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Landmark ‘Wet Room’ Ruling Blows Holes In #BedroomTax

September 12, 2013

In a ruling that could open the floodgates for thousands to challenge the under-occupancy legislation, a tribunal found that David Nelson’s spare room was too small to be a bedroom.

And his brother Ian successfully argued that his “spare” room should be turned into a wet room because he struggles to get in and out of the bath.

Around 660,000 social housing tenants across the country have seen their housing benefit reduced by an average of £14 per week because they have an unused bedroom.

The disabled, foster carers and those with children in the armed forces are exempt from the rules.

David, 57, from Glenrothes, Fife, argued that his spare room was too small to be taxed. He said that at just 50 square feet, the room could not be classed as a bedroom but is a box room. Ian, who only has one leg, successfully argued that his “spare” room should be turned into a wet room because he struggles to get into a bath.

At an independent tribunal held in Kirkcaldy, Simon Collins QC ruled that neither brother should have their housing benefits cut as their rooms should be exempt.

Mr Collins, a first tier tribunal judge, ruled that a room under 50 square feet is not a bedroom and a room measuring between 50 and 70 square feet is only suitable for children under 10.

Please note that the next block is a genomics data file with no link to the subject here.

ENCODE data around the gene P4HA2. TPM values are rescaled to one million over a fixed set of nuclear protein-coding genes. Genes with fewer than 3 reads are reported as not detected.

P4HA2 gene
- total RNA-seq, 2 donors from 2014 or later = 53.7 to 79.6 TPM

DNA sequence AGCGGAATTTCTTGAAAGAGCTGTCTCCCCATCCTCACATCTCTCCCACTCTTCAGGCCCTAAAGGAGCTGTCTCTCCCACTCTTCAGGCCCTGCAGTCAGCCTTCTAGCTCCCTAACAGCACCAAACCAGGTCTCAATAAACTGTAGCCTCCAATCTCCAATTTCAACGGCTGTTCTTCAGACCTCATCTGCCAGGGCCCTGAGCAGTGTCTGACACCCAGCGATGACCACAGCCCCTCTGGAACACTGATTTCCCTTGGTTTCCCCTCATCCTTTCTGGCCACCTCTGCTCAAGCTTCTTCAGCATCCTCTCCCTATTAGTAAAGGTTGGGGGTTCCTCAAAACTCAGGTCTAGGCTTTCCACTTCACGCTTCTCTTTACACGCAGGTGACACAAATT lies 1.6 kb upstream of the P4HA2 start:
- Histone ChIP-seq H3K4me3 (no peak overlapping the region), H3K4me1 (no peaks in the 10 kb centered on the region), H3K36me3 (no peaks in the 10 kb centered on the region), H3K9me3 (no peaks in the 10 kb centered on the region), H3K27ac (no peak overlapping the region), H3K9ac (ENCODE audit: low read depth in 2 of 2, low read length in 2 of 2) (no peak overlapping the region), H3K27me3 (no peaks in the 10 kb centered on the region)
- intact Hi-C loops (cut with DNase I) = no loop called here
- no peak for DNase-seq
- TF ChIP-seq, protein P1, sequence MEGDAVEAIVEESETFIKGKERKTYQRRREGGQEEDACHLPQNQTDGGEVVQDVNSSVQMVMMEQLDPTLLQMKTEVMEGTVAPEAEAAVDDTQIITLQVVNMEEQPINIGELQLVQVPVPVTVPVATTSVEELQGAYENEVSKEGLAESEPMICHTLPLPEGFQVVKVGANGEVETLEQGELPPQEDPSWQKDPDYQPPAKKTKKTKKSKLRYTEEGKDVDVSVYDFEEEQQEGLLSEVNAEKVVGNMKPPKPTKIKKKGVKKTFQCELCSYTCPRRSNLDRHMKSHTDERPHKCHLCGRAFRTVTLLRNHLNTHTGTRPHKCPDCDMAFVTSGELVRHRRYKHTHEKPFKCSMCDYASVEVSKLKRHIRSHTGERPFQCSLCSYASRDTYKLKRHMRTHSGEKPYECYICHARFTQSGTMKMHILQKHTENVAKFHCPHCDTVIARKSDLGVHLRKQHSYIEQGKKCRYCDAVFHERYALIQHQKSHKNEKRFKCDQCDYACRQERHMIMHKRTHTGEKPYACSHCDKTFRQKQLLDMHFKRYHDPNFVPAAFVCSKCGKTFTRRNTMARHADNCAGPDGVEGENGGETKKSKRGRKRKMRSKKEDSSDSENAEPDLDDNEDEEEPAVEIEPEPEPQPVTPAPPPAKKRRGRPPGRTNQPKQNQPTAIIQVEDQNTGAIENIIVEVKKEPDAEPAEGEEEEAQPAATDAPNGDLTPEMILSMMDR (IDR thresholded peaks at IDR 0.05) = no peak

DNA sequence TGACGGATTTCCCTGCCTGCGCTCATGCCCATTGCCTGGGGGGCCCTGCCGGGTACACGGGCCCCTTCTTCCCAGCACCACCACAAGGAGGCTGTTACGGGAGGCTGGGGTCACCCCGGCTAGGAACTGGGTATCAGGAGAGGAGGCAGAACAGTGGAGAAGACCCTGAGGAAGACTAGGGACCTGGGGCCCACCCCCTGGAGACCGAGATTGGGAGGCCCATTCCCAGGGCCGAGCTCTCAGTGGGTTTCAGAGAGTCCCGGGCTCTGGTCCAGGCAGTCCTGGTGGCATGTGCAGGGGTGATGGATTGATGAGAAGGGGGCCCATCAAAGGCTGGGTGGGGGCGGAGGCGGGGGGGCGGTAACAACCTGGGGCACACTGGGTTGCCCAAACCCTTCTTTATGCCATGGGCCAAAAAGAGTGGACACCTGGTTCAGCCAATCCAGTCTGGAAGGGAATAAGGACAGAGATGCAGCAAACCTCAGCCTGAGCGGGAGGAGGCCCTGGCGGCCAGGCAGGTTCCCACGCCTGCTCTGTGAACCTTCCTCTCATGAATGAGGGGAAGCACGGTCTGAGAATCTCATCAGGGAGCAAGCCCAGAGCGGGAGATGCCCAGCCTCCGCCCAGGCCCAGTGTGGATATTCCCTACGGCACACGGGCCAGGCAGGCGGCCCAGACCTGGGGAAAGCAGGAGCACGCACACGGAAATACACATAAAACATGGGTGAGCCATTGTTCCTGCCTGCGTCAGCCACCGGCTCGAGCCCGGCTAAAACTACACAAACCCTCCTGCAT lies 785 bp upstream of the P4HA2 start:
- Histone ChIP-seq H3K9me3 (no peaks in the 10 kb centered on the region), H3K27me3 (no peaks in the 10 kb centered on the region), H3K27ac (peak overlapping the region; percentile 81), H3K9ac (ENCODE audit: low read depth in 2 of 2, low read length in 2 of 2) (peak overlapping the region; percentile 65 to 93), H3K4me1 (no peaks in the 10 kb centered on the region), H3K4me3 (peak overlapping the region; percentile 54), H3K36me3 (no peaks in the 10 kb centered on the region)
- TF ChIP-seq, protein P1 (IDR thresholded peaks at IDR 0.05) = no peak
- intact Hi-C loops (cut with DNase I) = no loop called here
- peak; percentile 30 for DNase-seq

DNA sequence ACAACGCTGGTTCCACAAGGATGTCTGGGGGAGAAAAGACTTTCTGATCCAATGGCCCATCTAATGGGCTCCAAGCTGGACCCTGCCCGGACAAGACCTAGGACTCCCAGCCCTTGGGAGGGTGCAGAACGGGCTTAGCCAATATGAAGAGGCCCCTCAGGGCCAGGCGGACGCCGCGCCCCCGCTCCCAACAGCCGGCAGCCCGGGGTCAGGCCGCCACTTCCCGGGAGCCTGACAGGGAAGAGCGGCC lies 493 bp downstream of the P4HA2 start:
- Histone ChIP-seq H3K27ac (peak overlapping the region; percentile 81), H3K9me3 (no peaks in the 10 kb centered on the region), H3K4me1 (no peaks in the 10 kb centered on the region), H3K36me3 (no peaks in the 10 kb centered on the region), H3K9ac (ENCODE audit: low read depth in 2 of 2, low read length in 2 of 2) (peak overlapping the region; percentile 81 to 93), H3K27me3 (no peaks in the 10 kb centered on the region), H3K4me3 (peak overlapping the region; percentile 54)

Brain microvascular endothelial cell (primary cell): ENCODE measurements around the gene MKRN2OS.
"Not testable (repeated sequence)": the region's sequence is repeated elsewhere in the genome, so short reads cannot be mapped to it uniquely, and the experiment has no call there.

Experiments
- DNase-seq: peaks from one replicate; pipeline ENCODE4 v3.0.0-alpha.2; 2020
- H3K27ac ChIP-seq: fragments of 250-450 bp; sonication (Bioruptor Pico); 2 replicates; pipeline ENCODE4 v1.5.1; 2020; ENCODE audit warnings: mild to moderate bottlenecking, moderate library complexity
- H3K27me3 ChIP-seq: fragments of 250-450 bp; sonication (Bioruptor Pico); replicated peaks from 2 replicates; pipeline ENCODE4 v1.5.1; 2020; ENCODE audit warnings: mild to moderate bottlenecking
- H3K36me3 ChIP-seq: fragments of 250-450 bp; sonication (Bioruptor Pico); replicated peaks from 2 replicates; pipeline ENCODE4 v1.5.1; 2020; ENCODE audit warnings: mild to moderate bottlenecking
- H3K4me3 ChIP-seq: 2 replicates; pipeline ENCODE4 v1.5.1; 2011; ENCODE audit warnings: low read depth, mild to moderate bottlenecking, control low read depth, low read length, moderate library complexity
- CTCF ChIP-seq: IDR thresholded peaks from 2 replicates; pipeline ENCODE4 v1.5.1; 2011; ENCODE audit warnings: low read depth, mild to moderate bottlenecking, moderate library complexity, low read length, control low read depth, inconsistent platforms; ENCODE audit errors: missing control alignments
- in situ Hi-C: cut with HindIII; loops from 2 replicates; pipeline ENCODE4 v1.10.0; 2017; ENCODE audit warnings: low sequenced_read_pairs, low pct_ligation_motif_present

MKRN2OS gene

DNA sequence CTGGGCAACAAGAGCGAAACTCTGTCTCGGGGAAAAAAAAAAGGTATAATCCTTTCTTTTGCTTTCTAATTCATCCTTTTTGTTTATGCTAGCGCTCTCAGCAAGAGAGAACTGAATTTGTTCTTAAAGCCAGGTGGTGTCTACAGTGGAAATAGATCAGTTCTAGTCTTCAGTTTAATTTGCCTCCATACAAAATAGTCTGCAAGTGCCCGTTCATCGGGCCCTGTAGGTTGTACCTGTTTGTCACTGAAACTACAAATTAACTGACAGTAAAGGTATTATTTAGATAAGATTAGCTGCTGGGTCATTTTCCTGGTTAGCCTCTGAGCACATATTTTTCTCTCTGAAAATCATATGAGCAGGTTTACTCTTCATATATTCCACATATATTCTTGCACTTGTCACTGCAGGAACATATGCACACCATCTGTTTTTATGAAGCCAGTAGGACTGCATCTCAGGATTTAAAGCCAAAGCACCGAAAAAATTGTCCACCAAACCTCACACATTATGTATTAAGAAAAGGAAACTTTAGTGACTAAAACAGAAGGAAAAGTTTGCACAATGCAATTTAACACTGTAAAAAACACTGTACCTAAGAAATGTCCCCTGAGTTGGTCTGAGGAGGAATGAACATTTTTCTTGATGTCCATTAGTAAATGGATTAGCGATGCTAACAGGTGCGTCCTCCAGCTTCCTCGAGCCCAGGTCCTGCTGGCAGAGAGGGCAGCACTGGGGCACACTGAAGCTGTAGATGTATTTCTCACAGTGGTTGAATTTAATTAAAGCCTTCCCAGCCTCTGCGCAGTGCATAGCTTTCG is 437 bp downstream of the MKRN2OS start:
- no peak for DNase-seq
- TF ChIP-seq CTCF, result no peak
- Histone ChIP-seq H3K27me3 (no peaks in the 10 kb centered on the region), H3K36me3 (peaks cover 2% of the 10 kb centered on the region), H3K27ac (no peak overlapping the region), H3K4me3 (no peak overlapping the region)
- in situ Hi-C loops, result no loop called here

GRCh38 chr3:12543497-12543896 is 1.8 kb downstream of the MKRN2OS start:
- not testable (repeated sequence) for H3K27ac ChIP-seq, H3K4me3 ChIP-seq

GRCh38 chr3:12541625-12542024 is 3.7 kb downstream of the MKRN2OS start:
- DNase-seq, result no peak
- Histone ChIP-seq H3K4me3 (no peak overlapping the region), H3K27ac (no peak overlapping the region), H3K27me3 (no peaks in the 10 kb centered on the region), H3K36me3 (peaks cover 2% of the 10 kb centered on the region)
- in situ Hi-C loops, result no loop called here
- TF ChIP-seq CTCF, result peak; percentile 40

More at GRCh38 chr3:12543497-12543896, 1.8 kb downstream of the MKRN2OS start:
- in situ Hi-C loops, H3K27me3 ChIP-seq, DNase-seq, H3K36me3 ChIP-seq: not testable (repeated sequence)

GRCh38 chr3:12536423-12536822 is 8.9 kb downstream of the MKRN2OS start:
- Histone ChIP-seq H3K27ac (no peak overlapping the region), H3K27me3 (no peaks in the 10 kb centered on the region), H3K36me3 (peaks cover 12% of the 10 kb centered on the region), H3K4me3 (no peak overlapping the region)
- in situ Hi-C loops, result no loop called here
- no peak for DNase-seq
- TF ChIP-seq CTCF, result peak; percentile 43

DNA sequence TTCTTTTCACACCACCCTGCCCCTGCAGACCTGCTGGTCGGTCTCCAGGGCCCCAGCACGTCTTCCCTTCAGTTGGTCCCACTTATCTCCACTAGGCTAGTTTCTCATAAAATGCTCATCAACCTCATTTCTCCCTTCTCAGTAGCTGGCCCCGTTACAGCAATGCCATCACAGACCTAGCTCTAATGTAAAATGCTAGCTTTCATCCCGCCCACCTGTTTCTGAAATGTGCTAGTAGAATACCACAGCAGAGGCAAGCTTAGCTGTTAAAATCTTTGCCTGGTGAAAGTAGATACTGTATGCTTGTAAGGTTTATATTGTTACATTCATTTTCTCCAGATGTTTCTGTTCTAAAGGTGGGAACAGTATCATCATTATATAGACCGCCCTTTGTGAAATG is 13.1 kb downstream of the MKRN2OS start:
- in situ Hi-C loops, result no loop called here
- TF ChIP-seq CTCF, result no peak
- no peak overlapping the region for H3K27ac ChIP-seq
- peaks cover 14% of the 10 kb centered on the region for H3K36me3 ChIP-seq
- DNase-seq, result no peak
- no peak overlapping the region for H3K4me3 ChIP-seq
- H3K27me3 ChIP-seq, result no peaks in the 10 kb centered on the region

The ruling is expected to spark a deluge of appeals from the 75,000 people in Scotland said to be affected by the benefits cut.

his underlines the already existing concerns that the bedroom tax is in breach of human rights

Deputy First Minister Nicola Sturgeon

David said: “I just don’t know how they could class this as a bedroom.

“You could maybe get a child’s bed in here but even that would be a stretch.

“The council put me in arrears with the bedroom tax but hopefully I won’t have to pay that now.

“A few people along with me – including my brother – won their appeals at the same time. It is great news. I’m delighted and I hope it sets a precedent for other people in the same situation.”

Deputy First Minister Nicola Sturgeon said after the ruling: “This underlines the already existing concerns that the bedroom tax is in breach of human rights.”

But a spokeswoman for the Department for Work and Pensions said that the Scottish Government had been given money by Westminster to ensure that vulnerable people are not badly affected by the legislation.

She said: “It’s simply not affordable to pay housing benefit for people to have spare rooms, and our reforms in the social sector mean families receive help for the number of bedrooms they need.

“These are exactly the same rules as in the private sector.

“Scotland has been given £10million this year to help vulnerable people.

“We are monitoring this spending carefully.”

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